Socceroos finally make it after torturous campaign
Words by Simon Hill
After 1,008 days and 20 matches – of which only four were on home soil due to the pandemic – Australia qualified. Many feel it is a minor miracle, given the squad contains few stars and coach Graham Arnold isn’t universally popular. Just to reach Qatar is a big win for a game that suffers in comparison to Aussie rules, rugby league and cricket, which tend to swallow up all the money and media coverage.
Therefore, the financial boost qualification gives, along with the co-hosting of the Women’s World Cup in 2023, is a real shot in the arm for the sport. However, a lot of work needs to be done in a short space of time ahead of the finals to make Australia truly competitive on the global stage. Drawn in a tough group alongside France, Denmark and Tunisia, the Socceroos will be rank outsiders. The good news is, they played the French and the Danes in the group stage in Russia, so they at least will be familiar foes.
Graham Arnold employs a 4-2-3-1 or 4-3-3 system. This is probably his strongest XI, when everyone is fit and available, but question marks remain over the availability and fitness of the two centre-backs, playmaker Tom Rogic and striker Adam Taggart.
Offers Australia the sort of directness and willingness to attack defenders, they had long been missing before he was naturalised.
Spruiked ”Aussie DNA” and ”fighting spirit” as his main motivators ahead of the play-offs. Got the best out of a sub-par squad.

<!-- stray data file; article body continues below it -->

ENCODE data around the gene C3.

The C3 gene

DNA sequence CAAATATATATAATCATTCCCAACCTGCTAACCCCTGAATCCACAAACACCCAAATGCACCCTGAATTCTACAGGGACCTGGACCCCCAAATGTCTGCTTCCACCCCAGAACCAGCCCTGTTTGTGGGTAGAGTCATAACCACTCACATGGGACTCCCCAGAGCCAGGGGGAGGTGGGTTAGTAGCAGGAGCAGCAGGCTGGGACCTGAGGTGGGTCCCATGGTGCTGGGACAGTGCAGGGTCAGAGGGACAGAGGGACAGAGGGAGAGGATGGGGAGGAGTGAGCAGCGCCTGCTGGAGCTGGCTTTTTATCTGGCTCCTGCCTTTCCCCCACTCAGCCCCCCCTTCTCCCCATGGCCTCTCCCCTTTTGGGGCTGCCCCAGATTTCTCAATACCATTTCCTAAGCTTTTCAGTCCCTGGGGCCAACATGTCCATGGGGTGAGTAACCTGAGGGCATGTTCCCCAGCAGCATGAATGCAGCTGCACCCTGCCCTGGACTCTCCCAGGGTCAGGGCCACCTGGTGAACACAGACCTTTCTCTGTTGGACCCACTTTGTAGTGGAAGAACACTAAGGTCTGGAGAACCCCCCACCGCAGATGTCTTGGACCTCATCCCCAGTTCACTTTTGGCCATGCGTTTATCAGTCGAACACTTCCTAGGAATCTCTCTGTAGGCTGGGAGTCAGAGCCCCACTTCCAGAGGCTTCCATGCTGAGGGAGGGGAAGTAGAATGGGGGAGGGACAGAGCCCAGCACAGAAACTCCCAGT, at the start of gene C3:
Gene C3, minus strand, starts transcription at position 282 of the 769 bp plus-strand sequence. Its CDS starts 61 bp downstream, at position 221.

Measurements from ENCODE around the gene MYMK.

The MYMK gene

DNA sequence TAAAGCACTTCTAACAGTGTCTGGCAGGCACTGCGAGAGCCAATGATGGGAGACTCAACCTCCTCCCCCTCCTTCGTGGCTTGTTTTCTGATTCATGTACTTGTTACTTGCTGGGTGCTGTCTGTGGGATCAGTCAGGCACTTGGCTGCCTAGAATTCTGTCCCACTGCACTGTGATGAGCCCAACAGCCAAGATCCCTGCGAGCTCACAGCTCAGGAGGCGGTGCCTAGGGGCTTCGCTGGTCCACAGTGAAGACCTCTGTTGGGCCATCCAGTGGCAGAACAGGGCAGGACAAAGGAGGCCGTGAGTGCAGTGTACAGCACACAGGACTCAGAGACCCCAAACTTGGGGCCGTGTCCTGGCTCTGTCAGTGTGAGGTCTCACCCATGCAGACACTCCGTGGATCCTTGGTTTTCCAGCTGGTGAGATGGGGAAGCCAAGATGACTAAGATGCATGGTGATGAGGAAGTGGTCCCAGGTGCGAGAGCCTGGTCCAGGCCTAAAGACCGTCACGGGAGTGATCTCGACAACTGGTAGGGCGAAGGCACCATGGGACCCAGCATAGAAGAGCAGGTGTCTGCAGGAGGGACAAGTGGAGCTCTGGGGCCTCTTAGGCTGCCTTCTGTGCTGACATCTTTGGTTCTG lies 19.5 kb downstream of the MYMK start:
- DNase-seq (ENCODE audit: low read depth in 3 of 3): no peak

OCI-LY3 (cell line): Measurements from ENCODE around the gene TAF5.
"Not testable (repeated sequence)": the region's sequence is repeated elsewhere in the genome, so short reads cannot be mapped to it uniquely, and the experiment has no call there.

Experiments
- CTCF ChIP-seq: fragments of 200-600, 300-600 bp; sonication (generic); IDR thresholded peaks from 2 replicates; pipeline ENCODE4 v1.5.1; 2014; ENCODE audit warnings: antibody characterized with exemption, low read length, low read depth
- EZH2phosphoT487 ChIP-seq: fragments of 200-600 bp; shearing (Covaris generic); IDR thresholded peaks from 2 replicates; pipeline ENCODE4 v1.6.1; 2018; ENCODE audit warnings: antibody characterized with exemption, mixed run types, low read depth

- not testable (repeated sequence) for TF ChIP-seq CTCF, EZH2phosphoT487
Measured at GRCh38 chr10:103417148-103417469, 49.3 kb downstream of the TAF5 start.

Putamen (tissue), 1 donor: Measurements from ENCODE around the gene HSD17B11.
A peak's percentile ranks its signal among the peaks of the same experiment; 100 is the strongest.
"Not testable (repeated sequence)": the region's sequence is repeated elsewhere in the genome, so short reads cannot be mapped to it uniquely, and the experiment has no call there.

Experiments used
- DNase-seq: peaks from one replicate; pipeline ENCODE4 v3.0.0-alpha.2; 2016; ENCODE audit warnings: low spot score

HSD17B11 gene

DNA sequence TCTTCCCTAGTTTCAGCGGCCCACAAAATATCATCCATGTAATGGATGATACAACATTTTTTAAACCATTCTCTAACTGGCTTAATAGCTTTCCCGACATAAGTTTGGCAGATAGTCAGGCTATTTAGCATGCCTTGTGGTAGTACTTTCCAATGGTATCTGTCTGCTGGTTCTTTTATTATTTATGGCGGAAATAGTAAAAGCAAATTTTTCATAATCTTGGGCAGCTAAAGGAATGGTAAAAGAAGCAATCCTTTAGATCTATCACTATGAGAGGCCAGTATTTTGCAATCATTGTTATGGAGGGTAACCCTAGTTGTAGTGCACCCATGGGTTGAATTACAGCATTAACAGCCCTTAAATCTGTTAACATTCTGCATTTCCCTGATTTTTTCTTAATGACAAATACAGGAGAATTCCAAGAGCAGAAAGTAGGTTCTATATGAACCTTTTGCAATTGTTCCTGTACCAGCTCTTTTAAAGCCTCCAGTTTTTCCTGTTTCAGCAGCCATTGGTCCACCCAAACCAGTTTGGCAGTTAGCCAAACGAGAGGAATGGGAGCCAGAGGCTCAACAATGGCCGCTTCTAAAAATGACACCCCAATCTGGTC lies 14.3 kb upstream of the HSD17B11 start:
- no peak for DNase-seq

Is coach Graham Arnold’s job safe?
His coaching career hung by a thread v Peru, when he made the biggest gamble of his life, subbing on penalty-saving specialist, Andrew Redmayne, in place of Mat Ryan. It paid off, but his brand of football isn’t compared favourably with his predecessor, Ange Postecoglou, who was seen as more of a visionary.
Who plays in the centre of defence?
Trent Sainsbury and Harry Souttar were the first-choice pairing for much of the qualifiers, but Souttar is recovering from a bad injury and Sainsbury didn’t feature (due to a knee problem) in the play-offs. In their place, Bailey Wright and youngster Kye Rowles stepped up very capably.
What about Tom Rogic?
Rogic is the most talented Aussie of his generation and had a stellar campaign for Celtic, but he will turn 30 during the finals and his international career has been somewhat stop-start. He withdrew from the play-offs, leaving a big question mark over his future involvement.